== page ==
George Lucas Educational Foundation
Project-Based Learning (PBL)

March of the Monarchs: Students Follow the Butterflies’ Migration

Students in Maryland participate in a countrywide science experiment.

June 6, 2002

Editor's Note: Although Fran Koontz, the teacher shown in this video, retired in 2008, the Journey North continues to be actively used in schools all over the country, and is considered the nation's premiere "citizen science" project for children.

It's spring, and monarch butterflies are making their annual 2,500-mile voyage to Canada from Mexico. The beautiful, orange-brown Lepidoptera have been spotted in Virginia.

"What I want you to do is mark on the paper map right now where Mexico is," teacher Frances Koontz tells her class of third graders. "We're going to follow the path of the monarchs and identify the states where they travel. If you need help with the name, look in your atlas."

She later asks the students whether the butterflies are getting close to their hometown of Bowie, Maryland. They excitedly note that Virginia is the state next door.

Daily recording of temperatures gives students an idea of optimum conditions for the arrival of the monarch butterflies.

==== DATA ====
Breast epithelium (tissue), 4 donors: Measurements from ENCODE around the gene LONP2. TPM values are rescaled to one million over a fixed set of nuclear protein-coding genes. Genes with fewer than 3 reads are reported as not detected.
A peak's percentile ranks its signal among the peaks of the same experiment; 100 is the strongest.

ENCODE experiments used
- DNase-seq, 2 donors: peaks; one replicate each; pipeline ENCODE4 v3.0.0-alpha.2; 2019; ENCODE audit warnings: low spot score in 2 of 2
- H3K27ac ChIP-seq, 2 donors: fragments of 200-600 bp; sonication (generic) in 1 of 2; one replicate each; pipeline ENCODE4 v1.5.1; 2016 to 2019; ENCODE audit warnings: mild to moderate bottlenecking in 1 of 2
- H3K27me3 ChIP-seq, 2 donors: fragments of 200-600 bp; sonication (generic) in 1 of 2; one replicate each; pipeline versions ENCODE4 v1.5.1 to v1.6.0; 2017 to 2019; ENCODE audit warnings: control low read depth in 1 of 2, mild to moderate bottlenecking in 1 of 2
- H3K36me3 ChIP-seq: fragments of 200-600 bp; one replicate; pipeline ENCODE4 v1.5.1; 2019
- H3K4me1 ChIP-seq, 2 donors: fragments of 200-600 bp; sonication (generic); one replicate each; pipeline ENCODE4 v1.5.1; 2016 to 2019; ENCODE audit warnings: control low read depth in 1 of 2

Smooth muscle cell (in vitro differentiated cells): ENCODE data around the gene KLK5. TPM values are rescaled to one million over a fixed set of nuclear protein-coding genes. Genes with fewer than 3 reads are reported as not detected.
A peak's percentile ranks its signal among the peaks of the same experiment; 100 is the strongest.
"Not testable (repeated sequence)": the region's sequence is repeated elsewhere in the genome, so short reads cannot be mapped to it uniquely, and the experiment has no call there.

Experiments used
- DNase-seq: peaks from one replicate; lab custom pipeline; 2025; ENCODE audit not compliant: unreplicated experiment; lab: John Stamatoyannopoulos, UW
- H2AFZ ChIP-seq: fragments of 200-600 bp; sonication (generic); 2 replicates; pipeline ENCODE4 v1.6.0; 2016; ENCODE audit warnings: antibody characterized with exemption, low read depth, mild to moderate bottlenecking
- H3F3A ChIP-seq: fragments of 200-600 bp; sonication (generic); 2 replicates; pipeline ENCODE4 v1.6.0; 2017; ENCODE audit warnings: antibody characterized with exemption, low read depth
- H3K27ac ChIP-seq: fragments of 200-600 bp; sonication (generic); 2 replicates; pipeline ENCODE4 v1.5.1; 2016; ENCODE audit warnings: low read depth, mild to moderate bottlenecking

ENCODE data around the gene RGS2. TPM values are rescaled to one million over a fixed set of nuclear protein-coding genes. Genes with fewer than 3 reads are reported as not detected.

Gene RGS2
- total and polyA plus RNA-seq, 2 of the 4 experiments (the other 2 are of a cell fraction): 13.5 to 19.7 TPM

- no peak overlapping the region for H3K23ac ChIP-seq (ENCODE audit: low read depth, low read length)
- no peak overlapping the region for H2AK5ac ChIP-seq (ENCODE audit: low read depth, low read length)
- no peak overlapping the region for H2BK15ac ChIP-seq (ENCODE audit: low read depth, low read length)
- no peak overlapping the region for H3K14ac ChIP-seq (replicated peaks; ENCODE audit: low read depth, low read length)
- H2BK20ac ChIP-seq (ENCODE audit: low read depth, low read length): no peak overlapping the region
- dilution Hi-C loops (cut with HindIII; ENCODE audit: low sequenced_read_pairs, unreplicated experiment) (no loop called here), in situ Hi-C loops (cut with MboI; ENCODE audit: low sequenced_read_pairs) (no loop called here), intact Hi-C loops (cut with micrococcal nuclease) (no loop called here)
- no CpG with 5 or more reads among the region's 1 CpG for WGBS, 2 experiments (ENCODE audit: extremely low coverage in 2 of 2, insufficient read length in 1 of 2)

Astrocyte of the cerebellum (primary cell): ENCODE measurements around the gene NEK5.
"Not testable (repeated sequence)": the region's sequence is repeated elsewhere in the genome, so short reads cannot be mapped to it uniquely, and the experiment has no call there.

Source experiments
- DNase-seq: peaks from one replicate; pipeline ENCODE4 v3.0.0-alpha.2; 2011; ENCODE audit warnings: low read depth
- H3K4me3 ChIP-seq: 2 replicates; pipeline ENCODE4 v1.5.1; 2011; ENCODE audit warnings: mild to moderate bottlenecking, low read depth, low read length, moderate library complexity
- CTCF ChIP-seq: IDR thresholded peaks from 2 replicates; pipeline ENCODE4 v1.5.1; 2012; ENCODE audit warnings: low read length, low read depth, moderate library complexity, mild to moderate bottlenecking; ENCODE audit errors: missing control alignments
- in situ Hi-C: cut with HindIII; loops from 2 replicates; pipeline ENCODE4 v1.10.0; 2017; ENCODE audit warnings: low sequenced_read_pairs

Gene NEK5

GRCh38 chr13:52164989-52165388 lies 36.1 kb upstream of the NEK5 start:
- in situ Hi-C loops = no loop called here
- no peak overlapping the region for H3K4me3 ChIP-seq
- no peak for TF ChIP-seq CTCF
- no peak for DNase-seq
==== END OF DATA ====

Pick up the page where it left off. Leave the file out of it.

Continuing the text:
Working As and With Real Scientists

For six years, Koontz, who teaches at Rockledge Elementary School, has involved her class in the activities of Journey North. Journey North traces the migration of butterflies and other species as they head north each spring. Students at more than 6,000 schools make observations and report their sightings to create a digital map. They also are linked to working scientists who take questions about the different migrations.

Other Journey North projects include growing tulips and noting the bloom times of the flowers across the continent, tracing the migration of birds and whales, and identifying a mystery city based on photo-period data consisting of sunrise and sunset times.